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What makes the Australian warrior?

(Mervyn) Napier Waller came from Penshurst in South West Victoria.   He trained as an artist in th early 1900s and when the First World War came he enlisted and saw action in France in 1916.

He was wounded in action and had his right arm amputated.  After the war he learned to write and work with his left hand.

You can read more abou his work on the defining characteristics of our fighting men and the women who served with them here.

 

Designed by Napier Waller each one of the Hall of Memory's fifteen stained glass windows represents a defining quality of Australian servicemen and women, incorporating images of Australian soldiers, airmen, sailors and a nurse, all from the First World War. The windows are divided into three sets of qualities.

The South Window represents personal qualities.

  • Resource: an aircraftsman. Symbols are a clamp vice, an electric arc, the sword severing the Gordian Knot, and the flame of invention.
  • Candour: a signaller. Main symbol, the open flower. Above, an owl's head fountain and three arrowheads suggest frankness of expression.
  • Devotion: a nurse. Symbols, the Red Cross; the Australian coat of arms; and the sign of charity (the pelican feeding her young from her bleeding breast).
  • Curiosity: the uniform is that of a trench-mortar battery. The Winged Crown denotes reward of knowledge from inquiry. Above is the symbol of "The Inquiring Eye".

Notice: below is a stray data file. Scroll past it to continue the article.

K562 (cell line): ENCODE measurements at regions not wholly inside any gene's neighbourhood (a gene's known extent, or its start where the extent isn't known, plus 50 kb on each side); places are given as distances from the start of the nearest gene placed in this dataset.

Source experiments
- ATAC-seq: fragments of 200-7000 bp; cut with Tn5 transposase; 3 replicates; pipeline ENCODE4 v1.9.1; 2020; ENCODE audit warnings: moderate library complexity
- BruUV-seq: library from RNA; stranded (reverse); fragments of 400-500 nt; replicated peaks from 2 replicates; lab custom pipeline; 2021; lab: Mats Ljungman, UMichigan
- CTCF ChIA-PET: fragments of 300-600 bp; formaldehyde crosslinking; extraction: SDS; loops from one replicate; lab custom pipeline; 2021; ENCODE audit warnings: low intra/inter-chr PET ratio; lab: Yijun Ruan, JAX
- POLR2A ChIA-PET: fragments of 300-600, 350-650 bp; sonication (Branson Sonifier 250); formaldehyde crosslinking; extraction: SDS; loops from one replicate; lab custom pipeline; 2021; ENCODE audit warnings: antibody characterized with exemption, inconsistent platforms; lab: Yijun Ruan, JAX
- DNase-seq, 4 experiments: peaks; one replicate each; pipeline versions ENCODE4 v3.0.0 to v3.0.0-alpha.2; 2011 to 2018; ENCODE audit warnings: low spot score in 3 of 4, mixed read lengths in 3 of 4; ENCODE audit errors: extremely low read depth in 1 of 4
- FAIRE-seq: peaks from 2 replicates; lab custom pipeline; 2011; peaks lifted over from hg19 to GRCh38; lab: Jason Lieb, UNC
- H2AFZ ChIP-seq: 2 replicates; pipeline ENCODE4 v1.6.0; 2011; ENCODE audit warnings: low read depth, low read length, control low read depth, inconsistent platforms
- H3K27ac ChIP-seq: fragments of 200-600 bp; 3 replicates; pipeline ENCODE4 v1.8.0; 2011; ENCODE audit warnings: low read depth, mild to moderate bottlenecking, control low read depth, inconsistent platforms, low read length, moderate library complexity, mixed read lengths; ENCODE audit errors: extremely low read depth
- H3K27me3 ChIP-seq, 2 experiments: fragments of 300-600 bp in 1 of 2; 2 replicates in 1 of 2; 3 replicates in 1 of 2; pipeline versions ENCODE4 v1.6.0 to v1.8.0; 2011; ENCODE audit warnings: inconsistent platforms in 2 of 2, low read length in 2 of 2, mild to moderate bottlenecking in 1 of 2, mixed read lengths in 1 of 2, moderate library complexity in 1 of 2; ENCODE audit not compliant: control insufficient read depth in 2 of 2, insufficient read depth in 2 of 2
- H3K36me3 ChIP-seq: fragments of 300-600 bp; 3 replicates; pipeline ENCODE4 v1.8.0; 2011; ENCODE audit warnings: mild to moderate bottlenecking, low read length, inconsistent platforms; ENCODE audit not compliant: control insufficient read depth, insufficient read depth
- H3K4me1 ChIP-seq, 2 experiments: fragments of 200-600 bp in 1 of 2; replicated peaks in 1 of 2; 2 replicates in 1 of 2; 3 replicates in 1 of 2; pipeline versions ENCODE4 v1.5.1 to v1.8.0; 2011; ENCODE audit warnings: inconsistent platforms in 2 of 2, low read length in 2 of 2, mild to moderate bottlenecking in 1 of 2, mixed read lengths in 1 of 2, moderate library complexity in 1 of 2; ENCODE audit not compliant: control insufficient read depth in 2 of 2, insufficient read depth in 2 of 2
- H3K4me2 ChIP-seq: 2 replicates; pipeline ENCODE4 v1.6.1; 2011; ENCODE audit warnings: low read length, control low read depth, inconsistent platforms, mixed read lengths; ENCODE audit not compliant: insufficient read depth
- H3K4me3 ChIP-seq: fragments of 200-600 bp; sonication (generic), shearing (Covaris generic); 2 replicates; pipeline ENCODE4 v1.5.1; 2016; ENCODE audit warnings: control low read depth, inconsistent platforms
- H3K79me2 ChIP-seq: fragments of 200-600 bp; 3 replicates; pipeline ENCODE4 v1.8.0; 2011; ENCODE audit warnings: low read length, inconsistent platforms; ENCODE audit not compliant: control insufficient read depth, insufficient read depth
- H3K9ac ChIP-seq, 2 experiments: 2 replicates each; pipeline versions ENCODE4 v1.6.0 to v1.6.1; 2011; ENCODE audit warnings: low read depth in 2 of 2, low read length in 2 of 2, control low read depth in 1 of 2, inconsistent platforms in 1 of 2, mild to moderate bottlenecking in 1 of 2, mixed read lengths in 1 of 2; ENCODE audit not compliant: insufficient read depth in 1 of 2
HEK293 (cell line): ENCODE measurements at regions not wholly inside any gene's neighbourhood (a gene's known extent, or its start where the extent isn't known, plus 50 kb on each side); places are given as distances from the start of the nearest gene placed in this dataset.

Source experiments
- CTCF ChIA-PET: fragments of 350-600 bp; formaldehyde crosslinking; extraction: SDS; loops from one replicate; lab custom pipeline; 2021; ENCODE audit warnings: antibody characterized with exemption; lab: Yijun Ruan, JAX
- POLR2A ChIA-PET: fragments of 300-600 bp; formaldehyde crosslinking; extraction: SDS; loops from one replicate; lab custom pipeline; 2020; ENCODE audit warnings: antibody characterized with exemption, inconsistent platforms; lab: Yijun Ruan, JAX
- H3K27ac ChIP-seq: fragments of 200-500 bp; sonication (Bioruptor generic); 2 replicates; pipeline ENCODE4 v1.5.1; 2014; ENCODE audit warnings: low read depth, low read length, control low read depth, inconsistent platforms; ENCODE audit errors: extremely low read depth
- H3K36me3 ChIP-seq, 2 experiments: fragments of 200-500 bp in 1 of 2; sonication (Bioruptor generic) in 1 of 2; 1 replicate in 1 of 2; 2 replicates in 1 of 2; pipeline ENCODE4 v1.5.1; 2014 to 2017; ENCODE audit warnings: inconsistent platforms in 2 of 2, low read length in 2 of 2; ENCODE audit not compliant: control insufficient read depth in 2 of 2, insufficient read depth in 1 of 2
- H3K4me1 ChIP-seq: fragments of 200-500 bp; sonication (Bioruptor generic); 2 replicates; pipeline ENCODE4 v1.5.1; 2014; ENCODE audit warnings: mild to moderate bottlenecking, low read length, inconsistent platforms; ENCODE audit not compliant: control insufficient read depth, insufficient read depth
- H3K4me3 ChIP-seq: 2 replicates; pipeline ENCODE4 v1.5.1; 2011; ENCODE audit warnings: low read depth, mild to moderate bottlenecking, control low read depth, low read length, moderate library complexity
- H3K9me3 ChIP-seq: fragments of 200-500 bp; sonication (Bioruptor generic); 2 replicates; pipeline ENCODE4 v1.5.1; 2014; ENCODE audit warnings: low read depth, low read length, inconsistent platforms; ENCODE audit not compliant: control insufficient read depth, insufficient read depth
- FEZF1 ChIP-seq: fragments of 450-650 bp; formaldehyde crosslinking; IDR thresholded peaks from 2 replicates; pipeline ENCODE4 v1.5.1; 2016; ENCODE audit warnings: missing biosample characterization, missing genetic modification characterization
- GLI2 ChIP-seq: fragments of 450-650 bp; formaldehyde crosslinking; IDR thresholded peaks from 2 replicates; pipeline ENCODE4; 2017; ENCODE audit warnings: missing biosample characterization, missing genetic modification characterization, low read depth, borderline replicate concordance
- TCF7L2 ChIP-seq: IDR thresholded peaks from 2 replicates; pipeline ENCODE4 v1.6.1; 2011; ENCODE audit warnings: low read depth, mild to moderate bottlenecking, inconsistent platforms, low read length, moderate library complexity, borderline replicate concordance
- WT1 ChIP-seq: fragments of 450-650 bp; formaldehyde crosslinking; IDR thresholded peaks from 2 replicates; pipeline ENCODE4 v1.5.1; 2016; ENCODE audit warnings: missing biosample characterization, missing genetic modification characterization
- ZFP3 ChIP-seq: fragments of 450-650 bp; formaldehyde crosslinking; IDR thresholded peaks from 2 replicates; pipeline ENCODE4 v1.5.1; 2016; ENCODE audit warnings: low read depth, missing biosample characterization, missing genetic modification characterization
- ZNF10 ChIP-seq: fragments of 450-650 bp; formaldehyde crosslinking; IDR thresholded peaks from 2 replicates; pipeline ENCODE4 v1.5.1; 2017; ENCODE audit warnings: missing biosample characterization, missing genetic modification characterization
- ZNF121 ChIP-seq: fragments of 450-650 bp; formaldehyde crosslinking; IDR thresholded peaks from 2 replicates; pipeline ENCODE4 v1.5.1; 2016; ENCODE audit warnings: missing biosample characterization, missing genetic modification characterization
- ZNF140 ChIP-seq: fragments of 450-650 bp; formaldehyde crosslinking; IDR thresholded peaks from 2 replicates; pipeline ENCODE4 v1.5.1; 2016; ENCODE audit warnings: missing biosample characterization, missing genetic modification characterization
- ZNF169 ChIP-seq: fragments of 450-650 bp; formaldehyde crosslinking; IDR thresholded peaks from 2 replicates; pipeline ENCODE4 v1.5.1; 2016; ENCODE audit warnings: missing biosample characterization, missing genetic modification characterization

• Independence: a naval captain. Details a gyroscope (a striking feature of which is that when set rotating it maintains, independently, its set direction), and the "Stand-off" signal (three red lamps vertical).

South window

The West Window represents social qualities.

  • Comradeship: a Lewis gunner. The "music pipes" (the reed Pipes of Pan) clustered and bound together are symbols of fellowship and good cheer (the ancient symbol for unity was a bundle of bound twiggs).
  • Ancestry: a naval gunner in anti-flash helmet and gauntlets. The wreath indicates reverence for the renowned; the book, traditional knowledge; cricket stumps and ball, traditional recreation; church spire, the European tradition of Christianity. The naval flag mans "Engage the enemy at close quarters". Above is the naval crown.
  • Patriotism: an infantryman. The stars of the Southern Cross are superimposed. "Trumpet-shafts" denote the urge for service and love of country. Above are the crown, orb and lion.
  • Chivalry: an airman. The symbols are medieval - the rose of chivalry, tilting spurs, visored helmet and the Cross of St. George denoting generosity to a conquered opponent.
  • Loyalty: artilleryman holding director. Symbols, the AIF badge with "AIF" superimposed. Above, a column with flames (loyalty to a cause or ideal).

West window

The East Window represents fighting qualities.

  • Coolness: (in action, especially in crisis) - an infantry officer in trench-coat. The Prismatic symbol and the "shield of Medusa" above stand for coolness and confidence when facing adverse situations.
  • Control: (of self and others) - an infantryman in greatcoat. The symbols are a ratchet wheel, calipers and measured square; above, the shepherd's crook and crossed sword and baton.
  • Audacity: - a lighthorseman. The quality is symbolised by a "winged energy"; and above by and alighting eagle and ascending arrowheads.
  • Endurance: - a wounded soldier with broken "shard of war". Symbols - the pyramid, and, below, the column carved in rock, both denote stability and physical endurance.
  • Decision: - an Australian soldier in dress worn at ANZAC. A target, bared sword and emblematic spear all denote directness in carrying out an aim.

East window

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